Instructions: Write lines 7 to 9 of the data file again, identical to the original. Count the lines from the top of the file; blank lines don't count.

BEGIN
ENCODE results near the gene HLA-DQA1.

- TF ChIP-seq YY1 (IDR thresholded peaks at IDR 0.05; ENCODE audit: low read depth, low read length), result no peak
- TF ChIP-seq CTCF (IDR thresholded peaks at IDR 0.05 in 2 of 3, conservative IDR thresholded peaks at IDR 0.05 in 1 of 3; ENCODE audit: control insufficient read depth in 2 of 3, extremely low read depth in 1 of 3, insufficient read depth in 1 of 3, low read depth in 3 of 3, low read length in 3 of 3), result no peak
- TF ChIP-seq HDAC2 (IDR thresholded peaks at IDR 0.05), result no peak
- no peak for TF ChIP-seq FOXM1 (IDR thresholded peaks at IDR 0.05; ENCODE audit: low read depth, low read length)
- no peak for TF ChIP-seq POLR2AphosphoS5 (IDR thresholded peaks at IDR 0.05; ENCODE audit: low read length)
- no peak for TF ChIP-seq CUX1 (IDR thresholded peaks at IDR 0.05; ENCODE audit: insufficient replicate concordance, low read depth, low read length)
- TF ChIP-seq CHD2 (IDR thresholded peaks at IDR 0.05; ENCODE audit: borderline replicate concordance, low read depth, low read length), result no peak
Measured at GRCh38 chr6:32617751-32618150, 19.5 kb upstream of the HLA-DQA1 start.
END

- no peak for TF ChIP-seq CUX1 (IDR thresholded peaks at IDR 0.05; ENCODE audit: insufficient replicate concordance, low read depth, low read length)
- TF ChIP-seq CHD2 (IDR thresholded peaks at IDR 0.05; ENCODE audit: borderline replicate concordance, low read depth, low read length), result no peak
Measured at GRCh38 chr6:32617751-32618150, 19.5 kb upstream of the HLA-DQA1 start.